According to Bradbury, 98% of freshwater supply to Jeddah comes from desalination plants, a process which creates several environmental issues. Two main impacts are of concern: the impact on the marine ecosystems due to thermal pollution and the elevated levels of salt and chlorine in the return waters. Likewise, these plants are expensive to construct and manage, as well as running on fossil fuels, thus contributing to the ever-increasing greenhouse gasses and impacting the air quality in the city.

There are also major issues with sewage removal and treatment. As seen in the figure, a significant area (approximately 66%) does not have access to central sewage treatment facilities. As mentioned by Magram, sewage is gathered on-site in tanks or vaults, hauled out to collection lakes or dumped in the desert. On-site disposal methods include direct dumping in the sea, treatment through leaching systems, and disposal through deep wells. Magram concludes that the capacity of the current lake/disposal site has been reached, there is a rise in the level of the groundwater in the area of north Jeddah said to be caused by this supply of water, and the groundwater has been contaminated as a result of these disposal techniques, among other issues.

The cost of treating these conditions are high, and increasing. Future disposal strategies must be organized, taking into account the ongoing urban expansion. Future environmental and socioeconomic effects of actions about development must be anticipated, notes Lee.

Bottom Line: Jeddah’s rapid evolution has led to many environmental problems, and all of these impacts will only be magnified as the population continues to grow. As a water-scarce nation heading into a future of climate change conflicts and uncertainty, there is an urgency to adapt.

* Please help my Water Scarcity students by commenting on unclear analysis, alternative perspectives, better data sources, or maybe just saying something nice 🙂

Hossegor: towards water shortage?

Victor writes*

Soorts-Hossegor (or “Hossegor” as the city is called by locals) is located on the western coast of France, and it has always been the perfect place for summer holidays with idyllic beaches and beautiful landscapes. Yet in this heaven-like city, something is increasinly becoming a concern: water. According to the French media, last August (2022) the city decided to stop water use on public showers located by its beaches. Why? Because of an important drought happening at this time which was seriously affecting the city’s water resources.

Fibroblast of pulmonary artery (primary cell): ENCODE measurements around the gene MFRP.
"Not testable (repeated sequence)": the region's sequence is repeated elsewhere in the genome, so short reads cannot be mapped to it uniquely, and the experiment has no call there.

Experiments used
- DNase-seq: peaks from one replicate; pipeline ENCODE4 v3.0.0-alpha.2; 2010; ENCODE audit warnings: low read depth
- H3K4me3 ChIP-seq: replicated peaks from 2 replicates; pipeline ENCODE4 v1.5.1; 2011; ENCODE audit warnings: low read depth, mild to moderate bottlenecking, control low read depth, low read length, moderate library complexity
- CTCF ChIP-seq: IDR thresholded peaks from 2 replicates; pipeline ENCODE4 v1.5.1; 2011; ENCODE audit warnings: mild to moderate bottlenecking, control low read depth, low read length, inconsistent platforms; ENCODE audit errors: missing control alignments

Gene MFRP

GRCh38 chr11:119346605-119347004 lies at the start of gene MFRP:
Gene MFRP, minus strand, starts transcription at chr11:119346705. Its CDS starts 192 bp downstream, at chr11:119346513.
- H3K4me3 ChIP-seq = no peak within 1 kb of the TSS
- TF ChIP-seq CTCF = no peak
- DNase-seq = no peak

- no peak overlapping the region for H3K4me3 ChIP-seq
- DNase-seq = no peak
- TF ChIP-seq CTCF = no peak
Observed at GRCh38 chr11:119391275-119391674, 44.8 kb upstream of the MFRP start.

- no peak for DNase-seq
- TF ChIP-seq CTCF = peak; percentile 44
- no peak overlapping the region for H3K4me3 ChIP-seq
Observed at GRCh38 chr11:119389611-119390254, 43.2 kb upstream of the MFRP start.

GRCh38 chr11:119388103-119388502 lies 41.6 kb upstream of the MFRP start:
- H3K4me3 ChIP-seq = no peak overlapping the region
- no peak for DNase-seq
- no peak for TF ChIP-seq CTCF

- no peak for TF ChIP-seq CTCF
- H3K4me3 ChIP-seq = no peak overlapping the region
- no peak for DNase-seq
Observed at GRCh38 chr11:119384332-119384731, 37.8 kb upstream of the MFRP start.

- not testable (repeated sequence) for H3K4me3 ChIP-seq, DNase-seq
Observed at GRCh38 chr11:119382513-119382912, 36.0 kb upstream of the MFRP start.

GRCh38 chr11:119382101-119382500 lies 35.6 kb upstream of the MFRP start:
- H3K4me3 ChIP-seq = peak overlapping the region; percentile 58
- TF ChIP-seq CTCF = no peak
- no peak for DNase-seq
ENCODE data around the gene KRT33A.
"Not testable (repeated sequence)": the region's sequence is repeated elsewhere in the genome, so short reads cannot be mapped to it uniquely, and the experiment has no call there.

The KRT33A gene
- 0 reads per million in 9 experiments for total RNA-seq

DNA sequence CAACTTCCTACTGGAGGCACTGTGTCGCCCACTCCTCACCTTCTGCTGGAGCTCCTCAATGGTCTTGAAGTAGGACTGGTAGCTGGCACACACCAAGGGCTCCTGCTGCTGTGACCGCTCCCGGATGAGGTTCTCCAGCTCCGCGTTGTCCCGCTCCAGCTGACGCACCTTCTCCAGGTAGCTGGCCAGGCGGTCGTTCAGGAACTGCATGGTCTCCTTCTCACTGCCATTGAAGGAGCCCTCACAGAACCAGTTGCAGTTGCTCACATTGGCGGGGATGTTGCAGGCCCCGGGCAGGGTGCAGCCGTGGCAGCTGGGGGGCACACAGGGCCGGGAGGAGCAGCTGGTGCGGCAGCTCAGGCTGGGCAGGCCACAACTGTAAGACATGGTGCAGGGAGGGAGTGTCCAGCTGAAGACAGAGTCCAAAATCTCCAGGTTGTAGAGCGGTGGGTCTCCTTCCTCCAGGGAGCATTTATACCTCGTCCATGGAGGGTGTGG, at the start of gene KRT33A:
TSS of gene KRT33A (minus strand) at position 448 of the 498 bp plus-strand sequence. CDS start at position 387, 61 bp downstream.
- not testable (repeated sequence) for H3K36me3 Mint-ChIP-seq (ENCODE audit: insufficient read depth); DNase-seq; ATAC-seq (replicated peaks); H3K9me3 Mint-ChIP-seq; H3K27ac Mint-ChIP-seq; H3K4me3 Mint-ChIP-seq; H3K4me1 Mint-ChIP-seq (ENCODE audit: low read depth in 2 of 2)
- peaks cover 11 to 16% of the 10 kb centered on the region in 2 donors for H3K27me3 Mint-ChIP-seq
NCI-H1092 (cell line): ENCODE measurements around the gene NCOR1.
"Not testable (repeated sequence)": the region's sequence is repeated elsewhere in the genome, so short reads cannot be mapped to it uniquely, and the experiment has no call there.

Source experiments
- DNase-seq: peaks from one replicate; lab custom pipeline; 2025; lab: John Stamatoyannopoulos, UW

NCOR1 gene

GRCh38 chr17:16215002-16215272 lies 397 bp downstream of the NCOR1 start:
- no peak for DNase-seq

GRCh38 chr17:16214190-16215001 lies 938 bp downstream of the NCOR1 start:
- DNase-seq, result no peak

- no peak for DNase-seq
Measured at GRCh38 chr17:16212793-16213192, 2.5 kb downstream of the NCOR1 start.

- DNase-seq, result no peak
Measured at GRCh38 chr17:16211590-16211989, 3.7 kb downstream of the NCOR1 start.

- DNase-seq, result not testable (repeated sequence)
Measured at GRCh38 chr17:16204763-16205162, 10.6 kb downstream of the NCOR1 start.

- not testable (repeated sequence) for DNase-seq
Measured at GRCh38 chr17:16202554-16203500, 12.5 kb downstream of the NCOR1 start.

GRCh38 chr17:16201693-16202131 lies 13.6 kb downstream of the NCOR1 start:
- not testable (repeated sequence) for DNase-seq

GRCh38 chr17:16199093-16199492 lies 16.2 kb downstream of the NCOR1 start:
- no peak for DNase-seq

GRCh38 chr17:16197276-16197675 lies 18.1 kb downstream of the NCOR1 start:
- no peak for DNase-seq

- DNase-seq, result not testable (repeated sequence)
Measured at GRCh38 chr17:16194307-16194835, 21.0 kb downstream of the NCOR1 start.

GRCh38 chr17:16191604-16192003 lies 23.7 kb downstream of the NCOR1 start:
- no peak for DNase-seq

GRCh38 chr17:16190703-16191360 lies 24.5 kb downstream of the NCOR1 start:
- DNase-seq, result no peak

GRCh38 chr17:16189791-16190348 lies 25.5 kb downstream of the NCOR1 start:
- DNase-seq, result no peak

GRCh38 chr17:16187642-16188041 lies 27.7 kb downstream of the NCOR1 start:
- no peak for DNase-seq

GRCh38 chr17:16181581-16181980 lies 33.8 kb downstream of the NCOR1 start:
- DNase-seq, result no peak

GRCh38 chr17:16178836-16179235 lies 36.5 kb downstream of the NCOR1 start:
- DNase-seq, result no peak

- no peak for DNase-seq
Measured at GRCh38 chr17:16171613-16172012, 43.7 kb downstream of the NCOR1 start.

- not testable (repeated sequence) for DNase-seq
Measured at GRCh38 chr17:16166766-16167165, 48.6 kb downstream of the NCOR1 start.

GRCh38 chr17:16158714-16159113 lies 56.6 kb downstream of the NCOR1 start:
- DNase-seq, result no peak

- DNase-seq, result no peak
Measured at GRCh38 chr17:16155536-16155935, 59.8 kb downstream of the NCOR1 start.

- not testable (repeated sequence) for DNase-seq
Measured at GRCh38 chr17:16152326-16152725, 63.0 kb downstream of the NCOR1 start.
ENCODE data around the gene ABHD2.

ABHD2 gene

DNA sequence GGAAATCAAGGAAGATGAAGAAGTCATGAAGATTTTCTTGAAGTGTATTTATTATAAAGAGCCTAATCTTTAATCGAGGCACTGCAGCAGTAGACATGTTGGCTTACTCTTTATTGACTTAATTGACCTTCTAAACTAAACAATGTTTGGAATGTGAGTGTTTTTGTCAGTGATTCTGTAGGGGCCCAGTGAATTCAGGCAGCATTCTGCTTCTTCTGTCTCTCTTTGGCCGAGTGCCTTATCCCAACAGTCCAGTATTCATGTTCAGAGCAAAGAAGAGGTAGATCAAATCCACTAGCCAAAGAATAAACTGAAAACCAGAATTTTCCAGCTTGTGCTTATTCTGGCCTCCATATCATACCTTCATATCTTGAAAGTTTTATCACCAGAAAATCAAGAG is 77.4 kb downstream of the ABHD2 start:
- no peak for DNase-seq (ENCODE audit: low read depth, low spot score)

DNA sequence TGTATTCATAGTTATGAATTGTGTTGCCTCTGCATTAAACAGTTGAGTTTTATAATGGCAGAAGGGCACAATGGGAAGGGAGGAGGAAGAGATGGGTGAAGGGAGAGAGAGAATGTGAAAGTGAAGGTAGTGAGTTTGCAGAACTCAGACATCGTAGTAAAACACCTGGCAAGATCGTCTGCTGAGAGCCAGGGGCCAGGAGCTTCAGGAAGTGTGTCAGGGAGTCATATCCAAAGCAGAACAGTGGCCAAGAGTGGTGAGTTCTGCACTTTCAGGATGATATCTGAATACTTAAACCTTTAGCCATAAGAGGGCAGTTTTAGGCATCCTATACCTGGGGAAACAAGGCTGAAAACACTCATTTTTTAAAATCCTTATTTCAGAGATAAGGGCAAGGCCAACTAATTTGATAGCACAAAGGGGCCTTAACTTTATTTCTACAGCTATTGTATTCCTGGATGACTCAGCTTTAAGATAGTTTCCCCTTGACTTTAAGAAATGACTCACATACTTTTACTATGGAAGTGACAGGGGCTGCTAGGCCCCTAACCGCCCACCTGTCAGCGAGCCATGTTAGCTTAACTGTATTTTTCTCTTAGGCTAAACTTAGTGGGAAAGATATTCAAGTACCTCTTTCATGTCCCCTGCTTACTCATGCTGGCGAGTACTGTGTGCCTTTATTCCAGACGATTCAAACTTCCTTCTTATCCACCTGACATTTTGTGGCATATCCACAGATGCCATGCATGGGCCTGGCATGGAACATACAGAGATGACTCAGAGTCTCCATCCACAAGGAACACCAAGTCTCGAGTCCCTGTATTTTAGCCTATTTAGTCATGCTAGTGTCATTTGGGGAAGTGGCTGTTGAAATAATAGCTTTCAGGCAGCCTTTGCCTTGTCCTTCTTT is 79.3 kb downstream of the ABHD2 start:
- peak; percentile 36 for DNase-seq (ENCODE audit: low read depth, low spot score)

Other factors may also have played a role in such willingness to economise water. Last summer, Hossegor was also hit by a serious heatwave. In addition to this, tourism is also crucial for the city’s economy with around 40 000 tourists which are expected each summer, contrasting with the approximately 4000 year-round inhabitants. Such an increase in population also impacts water use. As an illustration at the beginning of August 2020, water consumption increased by 20% in the city’s region.

To better understand water scarcity in Hossegor, we need to understand where and how does water is ‘produced’. Hossegor’s water is 100% provided with underground reserves: aquifers. But these are becoming an increasing concern nowadays. As of today (26/02/2023), they are reported to be lower than expected, leading regional officials to worry as the region will know more heat periods and less rainfall in the coming years – making it harder for the city’s natural water reservoirs to fill up again.

This situation does not only concern Hossegor but the entire region of Nouvelle-Aquitaine. Last year, around 300 municipalities in this area were at risk of or directly impacted by water shortages.

If we focus on Hossegor’s “département” (sub-region in French), namely the Landes, agricultural activities of the inland areas also play an important role in water consumption in addition to tourism on the coastline. Irrigation accounts for 74 % of the total water use for the Landes while 77% of this water comes from ground water reserves and 23% from surface water. In drought situation, the “irrigation calendar” is modified: agricultural exploitation need to start pumping water around one month before the time they would have traditionally done it. As a result, water is a highly sensitive subject for farmers who demonstrated on the matter on the 21st of February.